Henhouse – Time is a Flat Circle Beer Can Review

Rust Cohle Would Never Drink This

I almost never buy a beer because of the packaging. I used to pick out beers and discriminate against bottles in favor of cans, but luckily that isn’t a concern anymore. But anyway, this beer is an exception. I remember when I was working at Fieldwork in San Mateo, a guy came in to pick up cans and had just been to Henhouse to buy the first canning run of this beer. Like a real weirdo, I asked him if I could take a picture of the cans. Henhouse wasn’t really available on the peninsula at that time.

This isn’t the only time I’ve bought a specific beer because of True Detective season one either. Just before the pandemic of 2020 shut everything down, I was in remote Texas for a wedding. So, of course I walked to the closest place with beer to our AirBnB, a Wal-Mart, and bought a 12 pack of Lone Star. Nothing snooty. Just kidding, the person  was with bought some IPAs from an AB owned crafty brewery. It was Wal-Mart, there isn’t much of a selection there in McCallen.

Beer Branding and Freshness

But anyway, branding works, especially when it’s a four day old IPA from one of the best local breweries in the SF Bay area. Henhouse Brewing Co.‘s Time is a Flat Circle is a New England style hazy IPA featuring Huell Melon and Mosaic hops that is part of their rotating conspiracy theory series. I bought it for the can art, but it’s a great sounding beer just from the notes and canned on date. I’m not a huge fan of hazy IPAs, but this one has a medium body and gets more juicy and grassy hop character, with less of the particulate grit mouthfeel. You’d be hard pressed to convince a seasoned Old Milwaukee drinking man that this is a beer, but it tastes more like a beer than many modern competitors to it.

I get more obsessed with canned on dates with every passing day, and Henhouse is the standard bearer in the area. They incorporate the canned on date on the label, so you don’t even have to turn it over! Not only that, their case trays remind retailers to store it cold and sell it fresh, a message more breweries need to progress and focus on with some old school liquor store owners. And, the whip cream on the sundae, their drink by date for IPAs is 28 days after canning. If any of their beer passes that mark without selling, they pick it up and credit the account with out them even having to ask. Stone’s Enjoy By series could take a lesson from them.

I think my new evaluation for hazy IPA drinkability for myself is if the stream out of the can appears transparent when you’re pouring it. It gives you a nice hint about the mouthfeel and texture.

The aroma of this beer bursts with spritzy white grape bubbles, with undertones of cantaloupe and lemon-lime soda. The beer tastes almost like a refreshing white wine hybrid with the backbone of an American ale. White grape musk mingles with pineapple rind and grassy lime pith in the light-for-a-hazy-IPA body and mouthfeel. Midway through the tasting, you get a bit of honeydew and a touch of a ground up lime Tums tablet. As the flavor recedes, it leaves you with unadulterated grapefruit rind and bitterness that remains on you palate, much like the last scenes of True Detective season one remains in the back of your mind, begging you to revisit it one more time.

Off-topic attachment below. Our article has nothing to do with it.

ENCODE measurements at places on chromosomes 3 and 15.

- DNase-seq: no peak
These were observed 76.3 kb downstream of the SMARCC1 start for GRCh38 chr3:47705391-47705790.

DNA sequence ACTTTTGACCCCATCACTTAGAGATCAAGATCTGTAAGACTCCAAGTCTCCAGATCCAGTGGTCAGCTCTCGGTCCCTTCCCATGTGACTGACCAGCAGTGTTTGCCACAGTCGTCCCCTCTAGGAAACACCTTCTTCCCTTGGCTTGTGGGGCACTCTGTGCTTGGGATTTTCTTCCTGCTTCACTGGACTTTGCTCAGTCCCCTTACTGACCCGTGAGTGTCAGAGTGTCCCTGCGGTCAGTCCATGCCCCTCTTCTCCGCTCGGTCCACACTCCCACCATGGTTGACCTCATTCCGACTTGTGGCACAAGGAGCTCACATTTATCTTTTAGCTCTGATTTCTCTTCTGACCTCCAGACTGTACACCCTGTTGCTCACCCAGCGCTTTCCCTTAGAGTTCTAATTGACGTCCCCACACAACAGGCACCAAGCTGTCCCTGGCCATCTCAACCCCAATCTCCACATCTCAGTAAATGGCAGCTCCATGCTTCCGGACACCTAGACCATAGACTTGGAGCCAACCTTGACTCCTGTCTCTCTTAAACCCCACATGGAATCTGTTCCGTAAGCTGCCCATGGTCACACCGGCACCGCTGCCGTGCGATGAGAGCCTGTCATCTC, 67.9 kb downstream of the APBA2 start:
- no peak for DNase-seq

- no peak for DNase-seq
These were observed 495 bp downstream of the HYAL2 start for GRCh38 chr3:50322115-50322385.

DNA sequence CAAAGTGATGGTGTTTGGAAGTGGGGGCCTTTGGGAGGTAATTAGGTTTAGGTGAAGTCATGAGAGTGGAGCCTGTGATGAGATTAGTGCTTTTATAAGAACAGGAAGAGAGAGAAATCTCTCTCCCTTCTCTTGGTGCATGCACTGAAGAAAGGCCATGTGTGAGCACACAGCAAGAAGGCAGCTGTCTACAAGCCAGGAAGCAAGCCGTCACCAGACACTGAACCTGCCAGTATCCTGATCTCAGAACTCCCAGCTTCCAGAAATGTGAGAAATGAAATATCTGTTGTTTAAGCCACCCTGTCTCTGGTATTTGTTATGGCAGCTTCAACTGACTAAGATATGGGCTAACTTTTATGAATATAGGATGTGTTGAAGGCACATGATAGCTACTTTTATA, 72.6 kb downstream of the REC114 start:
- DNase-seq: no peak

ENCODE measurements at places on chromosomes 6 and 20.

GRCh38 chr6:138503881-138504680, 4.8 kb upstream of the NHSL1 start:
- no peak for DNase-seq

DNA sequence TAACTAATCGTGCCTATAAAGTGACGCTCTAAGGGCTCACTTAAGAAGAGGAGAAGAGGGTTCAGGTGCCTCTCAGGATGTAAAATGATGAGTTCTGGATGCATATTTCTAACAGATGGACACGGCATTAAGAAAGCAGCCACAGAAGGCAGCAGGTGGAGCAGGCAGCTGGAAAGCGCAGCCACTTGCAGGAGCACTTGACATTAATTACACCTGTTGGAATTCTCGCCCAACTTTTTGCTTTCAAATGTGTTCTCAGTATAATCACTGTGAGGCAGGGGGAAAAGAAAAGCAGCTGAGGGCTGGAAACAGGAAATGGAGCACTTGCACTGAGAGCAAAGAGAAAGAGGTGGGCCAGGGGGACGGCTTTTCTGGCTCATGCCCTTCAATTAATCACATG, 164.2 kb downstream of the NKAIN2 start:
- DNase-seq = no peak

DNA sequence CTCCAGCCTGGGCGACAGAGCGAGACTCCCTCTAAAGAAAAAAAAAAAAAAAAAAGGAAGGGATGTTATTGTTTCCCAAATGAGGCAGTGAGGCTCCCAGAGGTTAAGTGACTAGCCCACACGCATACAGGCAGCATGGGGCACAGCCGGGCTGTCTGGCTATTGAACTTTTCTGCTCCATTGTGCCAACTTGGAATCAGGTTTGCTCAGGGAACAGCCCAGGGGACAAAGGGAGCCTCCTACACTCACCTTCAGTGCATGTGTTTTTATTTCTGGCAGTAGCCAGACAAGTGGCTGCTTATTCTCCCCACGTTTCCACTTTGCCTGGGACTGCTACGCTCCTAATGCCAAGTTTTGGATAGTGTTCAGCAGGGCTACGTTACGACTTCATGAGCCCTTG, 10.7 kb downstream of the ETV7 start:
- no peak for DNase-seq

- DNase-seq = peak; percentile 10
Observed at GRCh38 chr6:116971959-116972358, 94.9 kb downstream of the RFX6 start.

It’s hard to go wrong with Henhouse beers, and this one, like many others, hits the mark they aimed for. Hopefully, the slick cans will tempt some True Detective fans to give it a try and fall into the rabbit hole that is local, independent beer.

Tasting Notes for Henhouse Brewing’s Time is a Flat Cirlce

Canned: 11.1.20

Tasted: 11.6.20

Appearance: You can see through the stream as you pour it, I think that’s a new immediate measure for me for tolerable body in hazy beer.

Aroma: White grape musk, champagne, cantaloupe, a lil Sierra Mist lemon lime, a hint of passion fruit

Taste: Medium body, a bright white wine character, a hint of pineapple, Despite the body, still comes off at spritzy and refreshing, green unripe lime juice, lime leaves from tea, just a hint of a lime tums crushed up in a beer, honeydew,   grapefruit rind and then pith rounds out the flavor. The pith remains long after, like the last scene of True Detective season 1.

Selling Beer During a Pandemic

Brooklyn Brewery’s Special Effect Non-Alcoholic Hoppy Brew can go more places than my glassware

With Brooklyn Brewery – Special Effects Non-Alcoholic Hoppy Brew

Brooklyn Brewery bet big on non-alcoholic craft beer for 2020. Dry January was getting more traction than ever before and several completely non-alcoholic breweries have been propping up the entire non-alcoholic craft segment. On top of that, non-alchoholic craft beer is now the fastest growing segment of the market. Brooklyn Brewery’s new hoppy brew, it legally can’t be labelled beer, is their bet on the growing market as more drinkers consider their health and consuming less alcohol.

The near beer has been popping up all of the SF Bay area since the nationwide rollout in January, even replacing full strength offerings from the brewery in stores. While I’m sure they want to have a presence as a niche product in some bars as a canned NA option, their main push is in retail. Neilsen stated a 48% rise in retail beer sales the last week of March with the increased demand due to shelter in place orders and bar closures. Consumers are proving to be more cost conscious as the economy becomes more uncertain by the day, and are looking toward broadly available brands and higher strength options from their local craft breweries.